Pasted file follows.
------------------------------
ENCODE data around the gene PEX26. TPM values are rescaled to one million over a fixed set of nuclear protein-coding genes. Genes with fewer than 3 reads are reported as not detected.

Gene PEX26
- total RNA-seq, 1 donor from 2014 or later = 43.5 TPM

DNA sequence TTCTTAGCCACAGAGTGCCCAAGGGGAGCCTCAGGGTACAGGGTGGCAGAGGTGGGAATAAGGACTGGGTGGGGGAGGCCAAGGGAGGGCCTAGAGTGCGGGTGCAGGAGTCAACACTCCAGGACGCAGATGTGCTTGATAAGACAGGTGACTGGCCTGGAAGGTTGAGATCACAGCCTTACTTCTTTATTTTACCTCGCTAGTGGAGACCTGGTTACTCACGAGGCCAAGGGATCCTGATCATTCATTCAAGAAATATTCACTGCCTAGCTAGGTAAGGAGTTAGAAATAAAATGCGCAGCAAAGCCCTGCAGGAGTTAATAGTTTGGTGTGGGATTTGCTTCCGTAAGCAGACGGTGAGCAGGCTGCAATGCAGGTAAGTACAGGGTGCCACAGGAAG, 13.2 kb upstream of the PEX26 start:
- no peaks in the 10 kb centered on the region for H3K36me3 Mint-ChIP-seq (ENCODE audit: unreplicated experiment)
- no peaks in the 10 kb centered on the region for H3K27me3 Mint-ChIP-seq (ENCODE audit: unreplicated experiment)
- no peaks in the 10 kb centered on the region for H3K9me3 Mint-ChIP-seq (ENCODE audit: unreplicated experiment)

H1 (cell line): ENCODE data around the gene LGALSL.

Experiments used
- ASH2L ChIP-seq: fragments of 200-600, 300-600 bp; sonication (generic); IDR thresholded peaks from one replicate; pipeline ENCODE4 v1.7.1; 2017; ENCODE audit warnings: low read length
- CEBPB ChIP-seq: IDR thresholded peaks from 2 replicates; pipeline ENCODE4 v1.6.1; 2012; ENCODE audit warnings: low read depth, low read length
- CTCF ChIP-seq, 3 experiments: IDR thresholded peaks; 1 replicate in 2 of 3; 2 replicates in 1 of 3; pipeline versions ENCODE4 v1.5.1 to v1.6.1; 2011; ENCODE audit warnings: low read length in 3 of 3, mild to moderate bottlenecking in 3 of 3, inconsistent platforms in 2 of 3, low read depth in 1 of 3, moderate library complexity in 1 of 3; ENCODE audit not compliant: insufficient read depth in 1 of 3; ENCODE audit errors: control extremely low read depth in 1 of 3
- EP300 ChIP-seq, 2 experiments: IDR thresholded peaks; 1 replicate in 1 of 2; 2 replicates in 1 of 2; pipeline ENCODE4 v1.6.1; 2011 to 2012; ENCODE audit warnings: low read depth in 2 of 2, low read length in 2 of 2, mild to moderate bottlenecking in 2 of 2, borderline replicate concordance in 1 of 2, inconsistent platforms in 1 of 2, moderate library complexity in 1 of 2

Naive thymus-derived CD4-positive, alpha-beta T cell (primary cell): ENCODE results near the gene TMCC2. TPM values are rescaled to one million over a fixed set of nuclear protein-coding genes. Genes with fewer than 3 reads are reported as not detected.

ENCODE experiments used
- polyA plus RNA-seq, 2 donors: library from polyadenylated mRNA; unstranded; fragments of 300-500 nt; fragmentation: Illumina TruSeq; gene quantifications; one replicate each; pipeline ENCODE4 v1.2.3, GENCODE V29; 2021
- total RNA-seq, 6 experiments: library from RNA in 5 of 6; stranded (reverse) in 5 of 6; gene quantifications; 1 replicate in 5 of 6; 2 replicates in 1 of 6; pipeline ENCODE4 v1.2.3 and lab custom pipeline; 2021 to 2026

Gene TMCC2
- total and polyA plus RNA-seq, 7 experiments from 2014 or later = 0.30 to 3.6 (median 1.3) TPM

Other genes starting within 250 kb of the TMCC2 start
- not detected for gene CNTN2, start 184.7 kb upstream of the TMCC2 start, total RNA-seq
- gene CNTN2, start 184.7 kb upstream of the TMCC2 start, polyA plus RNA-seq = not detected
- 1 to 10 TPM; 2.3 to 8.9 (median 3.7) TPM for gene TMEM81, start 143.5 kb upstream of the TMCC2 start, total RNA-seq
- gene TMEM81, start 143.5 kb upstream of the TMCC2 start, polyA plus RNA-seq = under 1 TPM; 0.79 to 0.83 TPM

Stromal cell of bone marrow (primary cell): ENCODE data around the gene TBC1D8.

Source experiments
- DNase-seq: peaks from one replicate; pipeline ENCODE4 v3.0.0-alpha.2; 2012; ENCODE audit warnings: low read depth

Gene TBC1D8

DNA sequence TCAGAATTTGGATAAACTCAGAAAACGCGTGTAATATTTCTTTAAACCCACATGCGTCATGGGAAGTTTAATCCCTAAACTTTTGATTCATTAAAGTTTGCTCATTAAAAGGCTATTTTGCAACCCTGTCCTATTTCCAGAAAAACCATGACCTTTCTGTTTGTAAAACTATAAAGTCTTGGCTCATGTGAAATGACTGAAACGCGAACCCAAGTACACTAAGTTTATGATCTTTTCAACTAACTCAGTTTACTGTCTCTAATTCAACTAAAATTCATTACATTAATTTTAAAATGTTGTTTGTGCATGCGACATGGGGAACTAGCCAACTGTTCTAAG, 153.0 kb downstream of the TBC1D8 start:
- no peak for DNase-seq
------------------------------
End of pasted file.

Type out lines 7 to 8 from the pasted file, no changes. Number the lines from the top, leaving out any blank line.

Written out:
- no peaks in the 10 kb centered on the region for H3K9me3 Mint-ChIP-seq (ENCODE audit: unreplicated experiment)

H1 (cell line): ENCODE data around the gene LGALSL.